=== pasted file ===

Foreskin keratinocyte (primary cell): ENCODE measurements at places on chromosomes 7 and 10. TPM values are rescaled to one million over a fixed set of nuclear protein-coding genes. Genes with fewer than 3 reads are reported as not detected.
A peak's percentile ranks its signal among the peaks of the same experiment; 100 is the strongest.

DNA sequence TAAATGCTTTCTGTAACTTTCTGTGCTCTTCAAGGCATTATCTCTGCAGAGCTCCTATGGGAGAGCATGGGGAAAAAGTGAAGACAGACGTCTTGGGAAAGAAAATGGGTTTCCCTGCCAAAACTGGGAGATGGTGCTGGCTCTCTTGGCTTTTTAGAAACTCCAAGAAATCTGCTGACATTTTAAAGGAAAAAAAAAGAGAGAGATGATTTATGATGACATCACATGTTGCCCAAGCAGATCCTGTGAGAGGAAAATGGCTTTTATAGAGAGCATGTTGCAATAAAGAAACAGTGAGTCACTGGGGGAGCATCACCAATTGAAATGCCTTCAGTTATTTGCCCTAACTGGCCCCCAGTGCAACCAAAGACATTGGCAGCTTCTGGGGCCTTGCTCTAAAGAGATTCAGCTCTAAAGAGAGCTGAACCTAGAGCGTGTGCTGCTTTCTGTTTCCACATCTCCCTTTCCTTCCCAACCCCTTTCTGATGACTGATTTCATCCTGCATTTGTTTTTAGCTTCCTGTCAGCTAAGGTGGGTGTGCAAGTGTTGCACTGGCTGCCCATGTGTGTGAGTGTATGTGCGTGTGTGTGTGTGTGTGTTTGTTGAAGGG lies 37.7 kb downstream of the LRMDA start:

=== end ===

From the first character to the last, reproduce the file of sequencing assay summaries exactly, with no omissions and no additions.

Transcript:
Foreskin keratinocyte (primary cell): ENCODE measurements at places on chromosomes 7 and 10. TPM values are rescaled to one million over a fixed set of nuclear protein-coding genes. Genes with fewer than 3 reads are reported as not detected.
A peak's percentile ranks its signal among the peaks of the same experiment; 100 is the strongest.

DNA sequence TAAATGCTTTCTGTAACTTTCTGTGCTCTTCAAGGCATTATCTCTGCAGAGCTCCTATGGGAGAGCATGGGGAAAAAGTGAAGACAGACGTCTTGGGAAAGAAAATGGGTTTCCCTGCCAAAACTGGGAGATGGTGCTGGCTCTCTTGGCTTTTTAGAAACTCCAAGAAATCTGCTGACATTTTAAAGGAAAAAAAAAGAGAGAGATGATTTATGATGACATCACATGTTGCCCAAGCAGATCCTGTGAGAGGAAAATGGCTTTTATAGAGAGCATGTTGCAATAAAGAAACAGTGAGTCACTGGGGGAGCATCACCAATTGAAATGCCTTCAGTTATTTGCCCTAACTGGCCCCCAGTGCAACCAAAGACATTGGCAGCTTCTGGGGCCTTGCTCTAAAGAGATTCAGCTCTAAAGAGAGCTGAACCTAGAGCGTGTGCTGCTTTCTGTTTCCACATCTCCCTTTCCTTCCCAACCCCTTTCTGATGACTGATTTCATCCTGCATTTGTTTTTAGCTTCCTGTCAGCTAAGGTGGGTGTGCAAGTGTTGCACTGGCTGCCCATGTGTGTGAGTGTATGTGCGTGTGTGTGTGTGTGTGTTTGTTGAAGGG lies 37.7 kb downstream of the LRMDA start: